Wednesday, May 20, 2015

For Every Meat There is a Turn

QUESTION: I love old mechanical things. Recently while rooting through a box of old junk at a monthly flea market, I came across an unusual item. It looks like a round can from which protrudes a cylinder. On the end of the cylinder is an odd-shaped ring and in the side of the can is a hole with a place to insert a key. Can you tell me what this is and something about it, if that’s possible?

ANSWER: It looks like you’ve found an antique spitjack. However, some of its parts are missing.

Today, you can go to any supermarket and purchase a fully roasted rotisserie chicken or turkey breast. But back in the 18th century, that wasn’t possible. All meats had to be slow roasted on a long pole called a spit over the fire in a huge, walk-in kitchen fireplace. And to do that evenly, it took man or woman power. Wives, children, servants, or slaves had to stand by the fire and slowly turn the meat until it was done. This had to be one of the most boring jobs in the 18th and early 19th centuries, so no one enjoyed doing it.

Roasting meat on a spit dates as far back as the first century B.C.E. During Tudor times, someone even came up with an ingenious way to have a dog provide the power to turn the spit—the dog ran in a treadmill linked to the spit by belts and pulleys. But it wasn’t until the 18th century that things got a little easier for cooks. It was then that the weight or clock jack came into being.

Descending stone, iron, or lead weights powered most of the spit-turning mechanisms, or more commonly spitjacks, used by Colonials and their British counterparts. In England, cooks referred to them as weight jacks, but in America, they came to be known as clock jacks because they used a clockwork mechanism to wind a spring used to turn the spit.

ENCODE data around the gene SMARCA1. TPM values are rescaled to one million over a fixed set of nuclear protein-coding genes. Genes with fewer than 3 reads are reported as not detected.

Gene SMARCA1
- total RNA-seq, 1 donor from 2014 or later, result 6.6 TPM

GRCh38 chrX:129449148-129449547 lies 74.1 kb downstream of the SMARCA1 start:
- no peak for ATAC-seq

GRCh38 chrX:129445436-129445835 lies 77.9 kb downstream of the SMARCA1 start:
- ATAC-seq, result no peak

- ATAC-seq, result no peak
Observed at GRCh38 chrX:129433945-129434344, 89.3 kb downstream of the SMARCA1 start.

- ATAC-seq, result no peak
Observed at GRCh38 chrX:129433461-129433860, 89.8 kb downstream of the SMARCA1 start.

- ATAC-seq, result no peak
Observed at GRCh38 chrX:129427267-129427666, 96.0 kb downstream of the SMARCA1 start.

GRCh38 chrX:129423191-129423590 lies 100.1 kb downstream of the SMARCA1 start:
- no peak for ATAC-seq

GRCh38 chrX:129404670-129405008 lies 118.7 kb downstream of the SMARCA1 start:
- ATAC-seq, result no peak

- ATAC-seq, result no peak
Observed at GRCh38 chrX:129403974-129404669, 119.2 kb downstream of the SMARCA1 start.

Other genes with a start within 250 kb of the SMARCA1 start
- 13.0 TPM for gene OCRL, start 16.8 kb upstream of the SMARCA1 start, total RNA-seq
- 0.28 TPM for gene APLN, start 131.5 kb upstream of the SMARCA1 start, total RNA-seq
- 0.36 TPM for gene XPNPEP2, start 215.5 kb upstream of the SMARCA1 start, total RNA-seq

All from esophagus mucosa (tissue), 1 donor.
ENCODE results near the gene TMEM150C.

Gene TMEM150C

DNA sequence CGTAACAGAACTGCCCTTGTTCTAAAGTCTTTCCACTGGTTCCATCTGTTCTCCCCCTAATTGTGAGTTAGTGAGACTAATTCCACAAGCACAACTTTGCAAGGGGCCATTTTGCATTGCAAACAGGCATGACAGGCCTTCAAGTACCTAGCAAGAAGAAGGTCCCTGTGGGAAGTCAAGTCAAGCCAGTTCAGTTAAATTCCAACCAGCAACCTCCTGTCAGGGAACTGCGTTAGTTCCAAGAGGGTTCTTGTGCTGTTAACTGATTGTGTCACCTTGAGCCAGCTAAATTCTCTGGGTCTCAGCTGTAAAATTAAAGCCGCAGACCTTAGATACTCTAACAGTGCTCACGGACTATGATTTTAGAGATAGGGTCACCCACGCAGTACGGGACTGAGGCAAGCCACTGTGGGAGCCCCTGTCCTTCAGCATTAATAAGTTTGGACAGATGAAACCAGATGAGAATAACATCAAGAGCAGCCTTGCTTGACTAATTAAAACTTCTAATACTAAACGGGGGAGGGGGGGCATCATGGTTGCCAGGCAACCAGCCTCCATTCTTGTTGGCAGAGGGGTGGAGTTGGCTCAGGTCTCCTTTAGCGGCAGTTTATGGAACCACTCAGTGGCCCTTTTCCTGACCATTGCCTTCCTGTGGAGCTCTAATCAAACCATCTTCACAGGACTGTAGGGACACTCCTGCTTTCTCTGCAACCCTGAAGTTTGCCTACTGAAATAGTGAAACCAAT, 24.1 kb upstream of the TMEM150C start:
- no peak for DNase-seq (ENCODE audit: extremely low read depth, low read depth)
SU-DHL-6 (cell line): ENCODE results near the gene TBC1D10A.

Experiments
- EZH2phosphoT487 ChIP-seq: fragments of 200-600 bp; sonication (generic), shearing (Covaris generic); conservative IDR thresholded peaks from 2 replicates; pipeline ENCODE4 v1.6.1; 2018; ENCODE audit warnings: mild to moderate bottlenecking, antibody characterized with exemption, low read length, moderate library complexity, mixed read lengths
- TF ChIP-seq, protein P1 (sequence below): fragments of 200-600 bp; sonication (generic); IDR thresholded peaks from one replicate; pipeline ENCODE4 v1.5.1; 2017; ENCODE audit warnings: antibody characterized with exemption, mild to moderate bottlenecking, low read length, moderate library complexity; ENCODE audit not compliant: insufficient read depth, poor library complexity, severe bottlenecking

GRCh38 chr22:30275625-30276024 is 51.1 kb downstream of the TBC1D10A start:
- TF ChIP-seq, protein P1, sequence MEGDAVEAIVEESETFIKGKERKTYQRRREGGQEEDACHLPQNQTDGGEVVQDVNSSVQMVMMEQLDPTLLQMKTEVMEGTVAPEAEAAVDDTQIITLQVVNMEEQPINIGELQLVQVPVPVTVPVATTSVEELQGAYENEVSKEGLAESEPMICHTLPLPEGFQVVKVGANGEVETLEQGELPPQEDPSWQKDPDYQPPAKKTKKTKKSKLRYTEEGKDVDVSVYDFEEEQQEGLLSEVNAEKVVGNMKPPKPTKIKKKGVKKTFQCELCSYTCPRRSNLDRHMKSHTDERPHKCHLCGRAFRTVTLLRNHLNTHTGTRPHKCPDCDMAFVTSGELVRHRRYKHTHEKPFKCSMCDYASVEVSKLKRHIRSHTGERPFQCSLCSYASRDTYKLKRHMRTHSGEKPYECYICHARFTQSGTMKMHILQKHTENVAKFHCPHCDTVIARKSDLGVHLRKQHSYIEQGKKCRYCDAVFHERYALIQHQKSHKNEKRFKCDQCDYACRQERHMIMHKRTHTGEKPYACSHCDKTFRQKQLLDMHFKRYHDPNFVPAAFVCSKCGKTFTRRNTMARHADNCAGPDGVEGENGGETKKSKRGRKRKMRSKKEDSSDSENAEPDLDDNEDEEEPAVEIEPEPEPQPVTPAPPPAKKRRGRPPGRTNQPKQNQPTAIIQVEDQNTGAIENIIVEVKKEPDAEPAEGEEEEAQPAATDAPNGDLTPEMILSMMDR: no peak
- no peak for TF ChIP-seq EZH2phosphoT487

Earlier jacks of this type had a train of two arbors or spindles. Later ones had a more efficient train with three arbors. Those made and used in England had a governor or flywheel set above the engine as opposed to being located within the frame and to one side—to the right for a two train works and to the left for one with three trains. These weight jacks also contained a flywheel within the frame, usually at the
in a bell-like arch at the highest part of the frame.

In 1792, John Bailey II, an American clockmaker, patented the first steam-driven jack. However, the Turks used a mechanism similar to Bailey’s jack back in the mid-16th century.

Another type of roasting jack, the smoke jack, appeared in the early 17th century. This jack moved by the flow of the smoke from the fire over the sails of a horizontal wheel which lay sideways. By placing the wheel in the narrowest part of the chimney where the motion of the smoke was the fastest and where the greatest amount would strike the sails, the mechanism would slowly turn the spit, thus roasting the meat. But this type of jack had its downside since the speed of the jack depended on the draught of the chimney and the quantity and strength of the fire in the fireplace.

The type of jack you purchased is called a bottle jack because of its bottle-shaped hydraulic lifting device. A brass shell contains the clockwork motor. Introduced in the late 18th century, it replaced the earlier and simpler dangle spit. When the cook set the weights, the spit turned, eliminating the need for manual labor for approximately 30 minutes, after which the cook would have had to readjust the weights. Bottle jacks continued to be made and used until the early 20th century.

If your jack had all of its parts and was in better condition, it would sell for around $400.

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